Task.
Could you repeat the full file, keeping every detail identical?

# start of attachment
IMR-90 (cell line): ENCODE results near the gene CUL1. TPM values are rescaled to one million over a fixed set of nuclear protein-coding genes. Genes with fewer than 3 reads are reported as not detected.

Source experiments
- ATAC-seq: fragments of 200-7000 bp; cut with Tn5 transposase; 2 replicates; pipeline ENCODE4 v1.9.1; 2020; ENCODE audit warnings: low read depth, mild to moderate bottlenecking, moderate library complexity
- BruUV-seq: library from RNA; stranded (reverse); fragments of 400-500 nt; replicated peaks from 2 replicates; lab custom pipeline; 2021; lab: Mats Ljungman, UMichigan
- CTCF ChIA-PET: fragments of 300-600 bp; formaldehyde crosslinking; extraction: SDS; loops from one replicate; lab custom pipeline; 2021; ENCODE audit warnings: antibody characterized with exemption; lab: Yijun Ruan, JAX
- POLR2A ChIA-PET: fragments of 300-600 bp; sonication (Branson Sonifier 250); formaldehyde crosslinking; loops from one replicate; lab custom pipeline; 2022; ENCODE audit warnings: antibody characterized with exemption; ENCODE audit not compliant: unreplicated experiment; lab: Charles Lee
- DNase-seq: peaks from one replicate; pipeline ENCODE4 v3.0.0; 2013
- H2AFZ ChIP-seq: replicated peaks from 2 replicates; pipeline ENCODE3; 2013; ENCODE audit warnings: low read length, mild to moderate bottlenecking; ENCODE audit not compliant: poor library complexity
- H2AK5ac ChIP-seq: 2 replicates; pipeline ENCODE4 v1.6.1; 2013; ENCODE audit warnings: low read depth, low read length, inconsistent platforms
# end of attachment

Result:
IMR-90 (cell line): ENCODE results near the gene CUL1. TPM values are rescaled to one million over a fixed set of nuclear protein-coding genes. Genes with fewer than 3 reads are reported as not detected.

Source experiments
- ATAC-seq: fragments of 200-7000 bp; cut with Tn5 transposase; 2 replicates; pipeline ENCODE4 v1.9.1; 2020; ENCODE audit warnings: low read depth, mild to moderate bottlenecking, moderate library complexity
- BruUV-seq: library from RNA; stranded (reverse); fragments of 400-500 nt; replicated peaks from 2 replicates; lab custom pipeline; 2021; lab: Mats Ljungman, UMichigan
- CTCF ChIA-PET: fragments of 300-600 bp; formaldehyde crosslinking; extraction: SDS; loops from one replicate; lab custom pipeline; 2021; ENCODE audit warnings: antibody characterized with exemption; lab: Yijun Ruan, JAX
- POLR2A ChIA-PET: fragments of 300-600 bp; sonication (Branson Sonifier 250); formaldehyde crosslinking; loops from one replicate; lab custom pipeline; 2022; ENCODE audit warnings: antibody characterized with exemption; ENCODE audit not compliant: unreplicated experiment; lab: Charles Lee
- DNase-seq: peaks from one replicate; pipeline ENCODE4 v3.0.0; 2013
- H2AFZ ChIP-seq: replicated peaks from 2 replicates; pipeline ENCODE3; 2013; ENCODE audit warnings: low read length, mild to moderate bottlenecking; ENCODE audit not compliant: poor library complexity
- H2AK5ac ChIP-seq: 2 replicates; pipeline ENCODE4 v1.6.1; 2013; ENCODE audit warnings: low read depth, low read length, inconsistent platforms